Crafting your self-care formula: Health and performance secrets from pro athletes

The perception that self-care is too difficult, too time-consuming or too self-indulgent often discourages people from sticking with their formula when things get tough. However, self-care is not selfish; research shows that our daily choices can significantly influence our performance, as well as our longevity.

In the high stakes world of professional sports, success isn’t just a matter of talent; it’s about dedication, discipline and a relentless pursuit of improvement. Pro athletes approach their careers with a mindset that revolves around self-care, constantly crafting and tweaking their formulas for optimal health, performance, and recovery. Locking in simple rituals can pay huge rewards. Committing to getting one per cent better every day offers valuable lessons that extend far beyond the playing field and can be applied to our lives, careers and passions.

Pro athletes understand that good health is not a spectator sport. Winning self-care formulas are specific, dynamic, and require frequent attention. This mindset keeps these high performers attuned to their decisions and daily choices, recognizing their pace and lifestyle’s profound impact on their energy and performance.

Of course, embracing failure is also part of their process; athletes know there will be challenging days and games where their performance will fall short of expectations, but the opportunity to learn from these disappointments and the prospect of playing again the next day fuels their relentless competitive pursuit.

Here are some performance secrets from pro athletes, current and retired, that you can apply to your formula to boost your game:

LeBron James:

Prioritizing sleep and healthy fuel for longevity. At age 39, James is still dominating his opponents as the oldest current player in the NBA. When asked about the key to his longevity, he has repeatedly stated that the consistency he brings to his formula gives him his edge. He is dedicated to his physical training, injury maintenance, and keeping his body clean; however, he credits his sleep ritual as the critical fitness strategy to his long and successful career. Getting at least eight hours of sleep every night is fundamental to his physical, mental, and emotional well-being. On the Calm App, he narrates a featured class titled The Power of Sleep, where he states, “There is nothing more valuable to my body, to my recovery, to my career, to my happiness than sleep.”

In a podcast interview with author and podcaster Tim Ferriss, James also shared that he uses his diet to support his performance, choosing whole foods and staying away from artificial drinks, added sugar, and fried foods. By cutting back our consumption of ultra-processed foods, we improve the quality of our cellular repair, reduce the oxidative stress on our body, and elevate our metabolic and gut microbiome health. This translates into improved energy and a stronger immune response.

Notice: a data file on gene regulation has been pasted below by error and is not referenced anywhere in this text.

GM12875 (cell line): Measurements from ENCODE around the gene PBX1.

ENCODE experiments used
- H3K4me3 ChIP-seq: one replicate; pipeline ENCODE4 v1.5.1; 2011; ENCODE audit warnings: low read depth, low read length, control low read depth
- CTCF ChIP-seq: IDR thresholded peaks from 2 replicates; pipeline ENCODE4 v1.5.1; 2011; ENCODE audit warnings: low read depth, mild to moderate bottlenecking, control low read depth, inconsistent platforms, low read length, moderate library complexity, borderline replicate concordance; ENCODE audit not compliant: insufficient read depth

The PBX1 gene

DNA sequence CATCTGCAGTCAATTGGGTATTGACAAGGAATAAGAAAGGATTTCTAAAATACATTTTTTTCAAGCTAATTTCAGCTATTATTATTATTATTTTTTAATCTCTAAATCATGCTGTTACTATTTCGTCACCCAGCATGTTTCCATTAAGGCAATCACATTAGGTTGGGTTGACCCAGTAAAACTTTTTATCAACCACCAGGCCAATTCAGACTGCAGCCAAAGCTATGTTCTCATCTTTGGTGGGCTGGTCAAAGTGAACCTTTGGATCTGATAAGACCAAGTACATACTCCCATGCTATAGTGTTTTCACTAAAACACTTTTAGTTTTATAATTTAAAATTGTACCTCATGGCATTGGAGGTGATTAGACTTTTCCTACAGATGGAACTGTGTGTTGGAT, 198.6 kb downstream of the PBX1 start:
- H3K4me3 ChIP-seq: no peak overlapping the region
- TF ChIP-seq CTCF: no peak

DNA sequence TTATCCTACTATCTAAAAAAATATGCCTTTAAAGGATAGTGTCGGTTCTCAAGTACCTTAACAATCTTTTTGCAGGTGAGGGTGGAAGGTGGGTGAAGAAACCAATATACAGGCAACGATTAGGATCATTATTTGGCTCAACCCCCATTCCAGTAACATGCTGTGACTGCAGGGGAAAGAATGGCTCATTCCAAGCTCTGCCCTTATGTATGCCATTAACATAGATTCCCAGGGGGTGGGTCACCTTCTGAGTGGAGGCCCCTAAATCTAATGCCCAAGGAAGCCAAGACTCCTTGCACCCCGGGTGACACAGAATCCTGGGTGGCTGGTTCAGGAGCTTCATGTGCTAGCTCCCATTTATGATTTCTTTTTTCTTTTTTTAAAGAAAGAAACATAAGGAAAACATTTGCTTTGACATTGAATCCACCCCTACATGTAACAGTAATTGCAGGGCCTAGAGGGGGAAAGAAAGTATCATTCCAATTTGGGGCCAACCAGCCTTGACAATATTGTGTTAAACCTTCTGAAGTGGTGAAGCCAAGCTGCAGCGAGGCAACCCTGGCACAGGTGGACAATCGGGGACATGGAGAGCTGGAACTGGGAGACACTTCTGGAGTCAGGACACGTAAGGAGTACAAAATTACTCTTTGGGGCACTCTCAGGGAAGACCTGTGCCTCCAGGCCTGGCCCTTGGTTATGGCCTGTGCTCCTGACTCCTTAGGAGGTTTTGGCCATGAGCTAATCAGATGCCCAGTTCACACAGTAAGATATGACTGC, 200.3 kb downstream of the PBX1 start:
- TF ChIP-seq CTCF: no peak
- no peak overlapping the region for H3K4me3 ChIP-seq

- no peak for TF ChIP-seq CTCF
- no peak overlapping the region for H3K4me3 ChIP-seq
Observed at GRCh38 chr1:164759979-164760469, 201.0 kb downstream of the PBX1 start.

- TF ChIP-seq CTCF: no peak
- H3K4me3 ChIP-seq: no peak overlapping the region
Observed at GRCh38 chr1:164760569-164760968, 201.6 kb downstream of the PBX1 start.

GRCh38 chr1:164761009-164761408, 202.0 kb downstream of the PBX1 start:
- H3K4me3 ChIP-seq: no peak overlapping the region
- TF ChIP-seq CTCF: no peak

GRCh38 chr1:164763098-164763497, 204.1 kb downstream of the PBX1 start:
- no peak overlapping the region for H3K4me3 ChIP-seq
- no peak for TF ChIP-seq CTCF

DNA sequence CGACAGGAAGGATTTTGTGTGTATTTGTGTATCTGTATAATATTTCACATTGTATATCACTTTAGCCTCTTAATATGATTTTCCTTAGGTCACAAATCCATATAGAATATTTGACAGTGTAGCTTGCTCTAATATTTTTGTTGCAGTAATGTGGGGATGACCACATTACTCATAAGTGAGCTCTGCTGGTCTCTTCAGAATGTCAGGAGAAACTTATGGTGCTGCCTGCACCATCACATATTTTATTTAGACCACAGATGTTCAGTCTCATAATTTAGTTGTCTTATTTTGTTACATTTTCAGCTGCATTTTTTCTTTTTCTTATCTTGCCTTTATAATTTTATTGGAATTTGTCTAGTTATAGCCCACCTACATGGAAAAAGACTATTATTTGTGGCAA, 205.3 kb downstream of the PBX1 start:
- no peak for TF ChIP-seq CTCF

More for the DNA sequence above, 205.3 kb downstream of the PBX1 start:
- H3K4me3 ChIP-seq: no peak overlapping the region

Silken Laumann:

Mental fitness and self-love. Arguably Canada’s greatest rower of all time, Olympian Silken Laumann further showcases the power of a well-crafted self-care formula. Overcoming physical injury and emotional trauma, Laumann leans on sleep, yoga, and meditation to stay within striking distance of her peak performance. Approaching 60, she still eagerly begins each day excited by the potential it offers. Checking in with this emotion occasionally provides a metric to quality control her pace and avoid burnout. If this sense of adventure ever wanes, she knows she is falling out of rhythm or pushing too hard. Left unchecked, her body will escalate warning signals like headaches, odd carbohydrate cravings or fatigue. The volume of these symptoms will continue until she course-corrects her self-care behaviour.

Michael ‘Pinball’ Clemons:

Gratitude and motivation. Canadian Football Hall-of-Famer Michael Clemons’ commitment to peak performance post-retirement involves a layered approach that includes daily gratitude and prayer, love, kindness, determination, and hard work, demonstrating the multifaceted nature of self-care. Setting goals or small fitness challenges with good friends keeps fitness fun and holds him accountable. He strives to keep within five pounds of his playing weight, exercises regularly, eats mindfully, and practices time-restricted eating, with at least 14 hours between the last meal of the day and the first meal of the next to do so. When asked about self-care, he shares, “We all must suffer one of two pains in life – the pain of discipline or the pain of regret. The path you choose defines your life.”

Actively investing in self-care and embracing the one per cent improvement mindset with a kind but determined heart is the common thread to professional athletes’ approach to self-care. Framing self-care in this light and applying the same intentional discipline can elevate your game, too. The pain of discipline is a small price to pay for a life of excellence and fulfillment.

-Canadian Immigrant

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